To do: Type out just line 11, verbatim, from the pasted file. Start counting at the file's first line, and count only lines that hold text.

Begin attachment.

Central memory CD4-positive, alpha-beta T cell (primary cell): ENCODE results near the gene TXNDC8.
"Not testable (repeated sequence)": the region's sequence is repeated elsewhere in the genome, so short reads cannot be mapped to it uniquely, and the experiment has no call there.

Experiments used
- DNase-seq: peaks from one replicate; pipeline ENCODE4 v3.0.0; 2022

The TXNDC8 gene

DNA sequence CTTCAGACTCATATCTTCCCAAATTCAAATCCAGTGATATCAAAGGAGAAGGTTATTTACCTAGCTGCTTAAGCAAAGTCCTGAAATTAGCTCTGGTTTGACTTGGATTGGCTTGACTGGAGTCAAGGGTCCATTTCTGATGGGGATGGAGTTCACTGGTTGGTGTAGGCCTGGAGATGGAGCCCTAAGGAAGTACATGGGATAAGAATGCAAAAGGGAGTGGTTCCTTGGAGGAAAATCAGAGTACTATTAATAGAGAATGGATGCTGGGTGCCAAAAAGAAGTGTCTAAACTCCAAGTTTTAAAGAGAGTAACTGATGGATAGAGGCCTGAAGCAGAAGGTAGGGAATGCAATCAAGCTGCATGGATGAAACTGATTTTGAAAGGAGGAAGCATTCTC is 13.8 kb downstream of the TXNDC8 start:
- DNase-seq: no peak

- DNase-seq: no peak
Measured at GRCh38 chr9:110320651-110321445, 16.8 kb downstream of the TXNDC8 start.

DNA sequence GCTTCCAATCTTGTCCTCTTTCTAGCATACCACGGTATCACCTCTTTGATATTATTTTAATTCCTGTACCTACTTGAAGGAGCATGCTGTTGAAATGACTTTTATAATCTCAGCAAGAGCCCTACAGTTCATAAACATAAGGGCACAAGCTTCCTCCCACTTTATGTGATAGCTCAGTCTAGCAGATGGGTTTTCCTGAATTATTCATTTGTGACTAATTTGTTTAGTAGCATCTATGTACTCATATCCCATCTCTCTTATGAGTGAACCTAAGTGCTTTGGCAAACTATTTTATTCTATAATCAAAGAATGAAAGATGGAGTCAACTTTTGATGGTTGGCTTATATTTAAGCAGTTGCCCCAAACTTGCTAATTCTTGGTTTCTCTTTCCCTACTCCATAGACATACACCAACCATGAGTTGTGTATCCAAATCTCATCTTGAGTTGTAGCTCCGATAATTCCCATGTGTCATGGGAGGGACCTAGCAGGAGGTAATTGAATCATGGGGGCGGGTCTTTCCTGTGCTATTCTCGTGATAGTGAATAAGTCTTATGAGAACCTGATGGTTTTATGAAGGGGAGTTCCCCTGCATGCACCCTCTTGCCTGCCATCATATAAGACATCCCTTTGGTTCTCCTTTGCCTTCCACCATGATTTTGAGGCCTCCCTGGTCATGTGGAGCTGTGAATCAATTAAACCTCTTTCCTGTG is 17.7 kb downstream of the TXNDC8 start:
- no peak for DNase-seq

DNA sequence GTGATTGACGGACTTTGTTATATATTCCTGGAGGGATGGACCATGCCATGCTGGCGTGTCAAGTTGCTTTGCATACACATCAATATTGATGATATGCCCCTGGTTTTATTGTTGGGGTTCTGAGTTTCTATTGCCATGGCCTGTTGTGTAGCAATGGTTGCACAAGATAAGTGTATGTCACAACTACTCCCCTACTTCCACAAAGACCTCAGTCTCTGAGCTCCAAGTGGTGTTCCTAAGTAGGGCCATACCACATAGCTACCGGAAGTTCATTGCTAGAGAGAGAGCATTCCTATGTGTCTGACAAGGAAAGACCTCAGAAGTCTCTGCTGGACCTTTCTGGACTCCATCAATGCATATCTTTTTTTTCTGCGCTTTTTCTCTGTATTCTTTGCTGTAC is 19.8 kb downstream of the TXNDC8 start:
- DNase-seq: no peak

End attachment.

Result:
- no peak for DNase-seq